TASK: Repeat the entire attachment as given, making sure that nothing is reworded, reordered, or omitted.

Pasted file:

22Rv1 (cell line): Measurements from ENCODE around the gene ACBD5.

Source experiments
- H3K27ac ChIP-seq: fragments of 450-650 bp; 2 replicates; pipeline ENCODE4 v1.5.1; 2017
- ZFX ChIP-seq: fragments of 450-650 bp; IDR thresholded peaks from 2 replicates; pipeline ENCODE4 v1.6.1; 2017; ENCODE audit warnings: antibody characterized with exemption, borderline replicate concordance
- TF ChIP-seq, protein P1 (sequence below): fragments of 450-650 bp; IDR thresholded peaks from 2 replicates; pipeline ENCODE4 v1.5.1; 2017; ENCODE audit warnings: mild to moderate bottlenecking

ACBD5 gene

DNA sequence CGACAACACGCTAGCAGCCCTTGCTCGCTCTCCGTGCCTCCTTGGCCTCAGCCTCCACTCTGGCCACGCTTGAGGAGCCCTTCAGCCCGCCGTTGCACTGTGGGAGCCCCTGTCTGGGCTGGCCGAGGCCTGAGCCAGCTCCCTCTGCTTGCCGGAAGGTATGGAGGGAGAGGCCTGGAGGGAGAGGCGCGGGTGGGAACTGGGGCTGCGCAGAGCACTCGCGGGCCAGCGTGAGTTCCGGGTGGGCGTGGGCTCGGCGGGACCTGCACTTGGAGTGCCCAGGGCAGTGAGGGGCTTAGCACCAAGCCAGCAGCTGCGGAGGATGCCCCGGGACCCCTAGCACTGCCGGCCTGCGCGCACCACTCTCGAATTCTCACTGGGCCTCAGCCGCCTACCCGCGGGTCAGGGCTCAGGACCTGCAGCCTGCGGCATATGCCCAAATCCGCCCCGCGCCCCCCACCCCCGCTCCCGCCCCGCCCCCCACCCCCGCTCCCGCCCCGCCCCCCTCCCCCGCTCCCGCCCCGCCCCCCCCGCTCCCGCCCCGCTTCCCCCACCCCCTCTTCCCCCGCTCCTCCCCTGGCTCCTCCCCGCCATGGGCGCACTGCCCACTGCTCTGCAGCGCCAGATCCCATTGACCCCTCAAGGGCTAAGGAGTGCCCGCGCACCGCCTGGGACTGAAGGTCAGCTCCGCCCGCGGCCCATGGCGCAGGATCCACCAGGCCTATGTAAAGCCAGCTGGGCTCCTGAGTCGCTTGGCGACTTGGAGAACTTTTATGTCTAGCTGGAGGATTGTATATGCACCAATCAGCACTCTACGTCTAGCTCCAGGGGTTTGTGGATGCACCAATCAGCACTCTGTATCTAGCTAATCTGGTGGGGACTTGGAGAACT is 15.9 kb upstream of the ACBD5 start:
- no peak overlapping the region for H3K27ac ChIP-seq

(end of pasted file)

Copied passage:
22Rv1 (cell line): Measurements from ENCODE around the gene ACBD5.

Source experiments
- H3K27ac ChIP-seq: fragments of 450-650 bp; 2 replicates; pipeline ENCODE4 v1.5.1; 2017
- ZFX ChIP-seq: fragments of 450-650 bp; IDR thresholded peaks from 2 replicates; pipeline ENCODE4 v1.6.1; 2017; ENCODE audit warnings: antibody characterized with exemption, borderline replicate concordance
- TF ChIP-seq, protein P1 (sequence below): fragments of 450-650 bp; IDR thresholded peaks from 2 replicates; pipeline ENCODE4 v1.5.1; 2017; ENCODE audit warnings: mild to moderate bottlenecking

ACBD5 gene

DNA sequence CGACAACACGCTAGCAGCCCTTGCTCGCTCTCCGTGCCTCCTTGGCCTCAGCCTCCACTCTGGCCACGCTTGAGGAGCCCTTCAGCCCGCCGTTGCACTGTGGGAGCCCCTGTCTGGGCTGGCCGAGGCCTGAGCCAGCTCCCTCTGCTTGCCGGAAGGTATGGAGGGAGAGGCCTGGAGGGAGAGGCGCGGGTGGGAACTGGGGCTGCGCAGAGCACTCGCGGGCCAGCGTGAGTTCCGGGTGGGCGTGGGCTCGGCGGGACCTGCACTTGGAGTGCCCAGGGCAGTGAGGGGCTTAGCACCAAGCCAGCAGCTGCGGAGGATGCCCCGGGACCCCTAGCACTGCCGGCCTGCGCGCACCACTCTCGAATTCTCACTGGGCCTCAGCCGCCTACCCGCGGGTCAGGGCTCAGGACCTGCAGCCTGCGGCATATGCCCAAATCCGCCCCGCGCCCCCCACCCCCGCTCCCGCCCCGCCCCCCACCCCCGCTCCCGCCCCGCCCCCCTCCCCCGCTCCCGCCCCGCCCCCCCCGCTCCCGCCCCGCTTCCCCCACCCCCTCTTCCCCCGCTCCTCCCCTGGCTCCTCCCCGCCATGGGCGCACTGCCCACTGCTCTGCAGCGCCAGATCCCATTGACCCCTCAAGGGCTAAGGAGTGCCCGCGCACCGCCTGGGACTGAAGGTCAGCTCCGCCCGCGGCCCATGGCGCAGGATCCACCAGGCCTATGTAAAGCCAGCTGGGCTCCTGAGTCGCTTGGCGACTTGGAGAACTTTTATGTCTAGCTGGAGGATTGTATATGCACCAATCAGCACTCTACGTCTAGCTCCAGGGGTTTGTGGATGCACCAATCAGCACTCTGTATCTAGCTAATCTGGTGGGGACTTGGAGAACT is 15.9 kb upstream of the ACBD5 start:
- no peak overlapping the region for H3K27ac ChIP-seq